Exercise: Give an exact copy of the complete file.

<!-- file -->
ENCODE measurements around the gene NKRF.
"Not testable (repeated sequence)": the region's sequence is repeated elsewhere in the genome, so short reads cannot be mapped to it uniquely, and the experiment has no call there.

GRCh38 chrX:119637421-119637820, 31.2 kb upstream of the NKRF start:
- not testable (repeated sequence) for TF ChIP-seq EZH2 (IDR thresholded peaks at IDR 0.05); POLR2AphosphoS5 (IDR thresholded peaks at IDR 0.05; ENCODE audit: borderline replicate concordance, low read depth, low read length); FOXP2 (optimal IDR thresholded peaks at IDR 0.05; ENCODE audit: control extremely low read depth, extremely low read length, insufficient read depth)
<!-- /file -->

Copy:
ENCODE measurements around the gene NKRF.
"Not testable (repeated sequence)": the region's sequence is repeated elsewhere in the genome, so short reads cannot be mapped to it uniquely, and the experiment has no call there.

GRCh38 chrX:119637421-119637820, 31.2 kb upstream of the NKRF start:
- not testable (repeated sequence) for TF ChIP-seq EZH2 (IDR thresholded peaks at IDR 0.05); POLR2AphosphoS5 (IDR thresholded peaks at IDR 0.05; ENCODE audit: borderline replicate concordance, low read depth, low read length); FOXP2 (optimal IDR thresholded peaks at IDR 0.05; ENCODE audit: control extremely low read depth, extremely low read length, insufficient read depth)